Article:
EDIT: Per U. S. Navy Aeromedical Reference and Waiver Guide, linked above and current as of 04SEP2019, its still 6 months to apply for the waiver.
 

Waveoff

Member
None
Myself and other friends in the program above me, got LASIK the winter of my junior year to be eligible for a pilot slot. My command required a letter from my eye doctor saying I was a good candidate and my eyes were done shifting around/changing, and then I was given the green light.
Ironically I ended up a FO due to anthro, but aviation is better than not for my prefs.
 

Waveoff

Member
None
Here's the straight dope: vision is generally not waiverable, in my experience. Yes, some obscure conditions can be waiverable but, for the most part, if you want to be a Student Naval Aviator, your vision must be 20/40 or better, and correctable to 20/20. In layman's terms, your vision needs to be really good. To qualify as a Student Naval Flight Officer, I don't think there are refractive limits uncorrected, but it needs to be correctable to 20/20. SNFOs generally don't pilot aircraft after doing it a little bit in flight training, so the limits uncorrected are more lax.

So while it doesn't sound like you qualify for SNA, barring any other issues coming up, it seems like you have a shot for SNFO. If that's a dealbreaker get PRK. Your vision, though, sounds likes it fine to start an officer accessions program like NROTC. You could always get PRK, with your ROTC command's blessing, once you're in NROTC. NROTC midshipman don't select a designator until later in the program, I don't think. But, I'm an OCS grad, so I'm not 100 percent sure about that -- pretty sure though. Both SNA and SNFO are great designators which would put you in the brown shoe Navy, if that's what you desire. It depends on what you want to do. Hope that helps.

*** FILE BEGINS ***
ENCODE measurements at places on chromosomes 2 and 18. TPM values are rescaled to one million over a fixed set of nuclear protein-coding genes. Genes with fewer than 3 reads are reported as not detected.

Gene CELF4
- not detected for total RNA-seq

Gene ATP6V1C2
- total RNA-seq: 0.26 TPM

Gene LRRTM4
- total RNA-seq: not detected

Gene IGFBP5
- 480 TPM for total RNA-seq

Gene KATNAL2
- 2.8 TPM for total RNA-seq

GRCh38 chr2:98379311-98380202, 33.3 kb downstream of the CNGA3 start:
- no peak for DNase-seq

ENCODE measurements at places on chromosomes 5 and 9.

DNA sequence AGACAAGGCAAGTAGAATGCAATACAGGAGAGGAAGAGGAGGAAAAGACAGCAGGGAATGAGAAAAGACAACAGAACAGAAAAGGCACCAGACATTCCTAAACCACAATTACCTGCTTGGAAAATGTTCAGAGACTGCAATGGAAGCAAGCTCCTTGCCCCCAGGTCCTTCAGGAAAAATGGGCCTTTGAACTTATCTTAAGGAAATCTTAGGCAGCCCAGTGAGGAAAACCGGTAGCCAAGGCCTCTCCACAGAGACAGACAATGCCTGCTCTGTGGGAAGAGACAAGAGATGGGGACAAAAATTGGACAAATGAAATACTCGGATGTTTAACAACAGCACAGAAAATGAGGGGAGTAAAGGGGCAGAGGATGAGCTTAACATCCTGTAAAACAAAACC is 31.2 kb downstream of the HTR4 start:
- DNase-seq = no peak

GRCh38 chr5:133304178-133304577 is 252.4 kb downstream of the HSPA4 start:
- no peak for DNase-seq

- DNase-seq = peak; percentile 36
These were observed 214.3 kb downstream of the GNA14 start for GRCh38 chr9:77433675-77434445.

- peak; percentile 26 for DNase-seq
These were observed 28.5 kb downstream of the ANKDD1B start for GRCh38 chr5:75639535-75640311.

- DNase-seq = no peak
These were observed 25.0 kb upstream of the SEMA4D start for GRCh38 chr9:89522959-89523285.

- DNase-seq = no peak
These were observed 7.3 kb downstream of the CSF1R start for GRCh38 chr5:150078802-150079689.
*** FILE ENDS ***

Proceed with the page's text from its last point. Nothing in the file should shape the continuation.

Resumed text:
The LTs should walk you through the steps, but they have gotten rid of the PRK only requirement and the LASIK trial run a few years ago. LASIK has gotten so precise and the recovery time is so short comparatively that the Navy allows it for aviation without the fears of “g forces will tear off your cornea flap.”